Object Selection With Ray Marching
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# Object Selection With Ray Marching

There are loads of objection selection algorithms out there… I guess? I didn’t check! Anyway, I am making this game, and I need objection selection. So I said to myself, why not use ray marching? Because they fit! So I implemented it. This methods might not be the best method out there (trust me, it will not be), and it might be the worst. But it works!

## Introduction

I don’t know, I might be the first guy to use such a method. I mean there are ray tracing object pickings out there, but I am a bit lazy to pick up. So here we are! Object picking with ray marching. Now how does that work?

## Implementation

First, we gotta know the definition of Ray Tracing. It is a technique for displaying 3D stuffs commonly used in demoscenes, but we are not gonna cover it completely today. A graph will tell you why is it suitable for object selection (but not optimal):

Ray marching is good because it’s suitable for irregular materials. If you’ve got a way to calculate said irregular materials’s distance to the camera, ray marching could be really precise. But we are just giving a general idea here.

In object selection, because the direction will always be the camera front direction (because you walk in that way). So it becomes easier! We will need a camera position, which we already have, and a camera front direction for ray marching, which we also already have.

Now we will define this variable named depth. depth would have an initial value of 0. Then we will have an index variable, so that the loop will quits when an object is picked:

``````float depth = 0.0f;
int index = -1;
int maxMarches = 25; // Doesn't need to be very big
for (int i = 0; i < maxMarches && index == -1; i++) {
// Ray marching here
}
``````

So how do we do the ray marching? Well, the concept is also very simple:

``````vec3 nCamPos = camera.position + depth * camera.front;
float closest = 10000.0f; // Just a very big value
for (int j = 0; j < objects.size(); j++) {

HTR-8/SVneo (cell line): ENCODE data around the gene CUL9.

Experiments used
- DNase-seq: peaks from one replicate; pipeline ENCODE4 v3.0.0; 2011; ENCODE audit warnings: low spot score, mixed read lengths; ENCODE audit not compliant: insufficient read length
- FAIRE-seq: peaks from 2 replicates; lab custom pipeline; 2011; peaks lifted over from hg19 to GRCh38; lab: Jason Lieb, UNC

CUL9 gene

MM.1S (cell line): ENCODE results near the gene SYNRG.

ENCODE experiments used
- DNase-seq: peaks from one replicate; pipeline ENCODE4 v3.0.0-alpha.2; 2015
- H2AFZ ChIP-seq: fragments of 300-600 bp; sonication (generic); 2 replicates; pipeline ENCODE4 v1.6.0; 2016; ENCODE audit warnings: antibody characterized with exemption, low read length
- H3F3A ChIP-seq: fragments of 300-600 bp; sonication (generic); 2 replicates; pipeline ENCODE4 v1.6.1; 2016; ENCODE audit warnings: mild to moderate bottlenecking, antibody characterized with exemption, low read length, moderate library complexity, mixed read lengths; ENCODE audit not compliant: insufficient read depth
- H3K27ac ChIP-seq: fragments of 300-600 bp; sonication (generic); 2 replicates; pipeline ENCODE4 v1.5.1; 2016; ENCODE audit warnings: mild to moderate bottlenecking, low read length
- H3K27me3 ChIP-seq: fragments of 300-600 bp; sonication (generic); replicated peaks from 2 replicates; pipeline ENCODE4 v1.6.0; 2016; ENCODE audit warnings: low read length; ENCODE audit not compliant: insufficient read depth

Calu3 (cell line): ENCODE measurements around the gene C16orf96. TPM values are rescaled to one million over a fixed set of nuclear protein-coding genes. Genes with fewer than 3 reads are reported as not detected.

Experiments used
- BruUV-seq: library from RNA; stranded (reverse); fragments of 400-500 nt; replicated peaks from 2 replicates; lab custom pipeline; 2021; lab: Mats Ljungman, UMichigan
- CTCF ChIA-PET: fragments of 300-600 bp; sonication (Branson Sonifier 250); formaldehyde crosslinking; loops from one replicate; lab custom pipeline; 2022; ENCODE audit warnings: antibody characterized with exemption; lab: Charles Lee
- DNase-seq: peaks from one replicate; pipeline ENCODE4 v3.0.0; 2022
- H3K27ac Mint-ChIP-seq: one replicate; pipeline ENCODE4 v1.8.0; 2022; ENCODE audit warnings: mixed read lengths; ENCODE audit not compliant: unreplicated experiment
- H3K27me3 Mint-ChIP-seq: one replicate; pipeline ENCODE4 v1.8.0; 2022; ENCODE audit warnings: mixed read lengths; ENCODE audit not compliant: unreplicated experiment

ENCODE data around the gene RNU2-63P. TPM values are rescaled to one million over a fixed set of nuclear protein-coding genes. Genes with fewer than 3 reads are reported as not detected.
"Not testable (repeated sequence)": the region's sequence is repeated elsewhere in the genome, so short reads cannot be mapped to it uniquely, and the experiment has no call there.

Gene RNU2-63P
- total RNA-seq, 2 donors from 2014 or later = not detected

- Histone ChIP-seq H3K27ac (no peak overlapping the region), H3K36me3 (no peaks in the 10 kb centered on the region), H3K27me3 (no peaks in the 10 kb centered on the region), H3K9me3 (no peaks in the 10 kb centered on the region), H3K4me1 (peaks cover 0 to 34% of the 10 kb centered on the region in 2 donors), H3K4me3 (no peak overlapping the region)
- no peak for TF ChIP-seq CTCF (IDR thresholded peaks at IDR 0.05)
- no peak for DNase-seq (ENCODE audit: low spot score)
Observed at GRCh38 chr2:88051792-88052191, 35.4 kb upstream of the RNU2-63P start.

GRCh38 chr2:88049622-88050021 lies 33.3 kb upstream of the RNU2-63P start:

float dst = distanceOf(objects[i], nCamPos);
if (dst < closest) {
closest = dst;
if (collides(objects[i], nCamPos)) {
// Object has been picked; time to bail
index = j;
}
}
}
depth += dst;
``````

How to explain the code above? Well, we find a object that is closest to the current camera. If it is indeed so close to the camera that it engulfs the camera, the object is picked! Good! If it is not, that means we have yet to encounter objects. So we add the distance to depth, and march once more.

That’s it. Not complex at all! The problem is sometimes it is a little bit imprecise:

And an easy explanation would be the ray marched a little bit too much.

And one will to dial it down is make the depth advances more slowly:

``````depth += dst / 4.0f;
``````

Well, it worked for me!

## Conclusion

So yeah, a novel object picking technique. Or is it? Easy to implement, hard on CPU (that’s a loop in a loop for every frame), unstable, and you gotta implement collision, too. As my world is basically cubes, here’s one for your convenience:

``````bool collides(vec3 nCamPos, Object object) {
return (!(nCamPos.x < object.position.x - object.width ||
nCamPos.x > object.position.x + object.width ||
nCamPos.z < object.position.z - object.height ||
nCamPos.z > object.position.z + object.height ||
nCamPos.y < object.position.y - object.depth ||
nCamPos.y > object.position.y + object.depth));
}
``````

## References

There are virtually no references for this one. It just came up. But I would gladly takes you to other posts where there are more reliable ways to pick objects, though.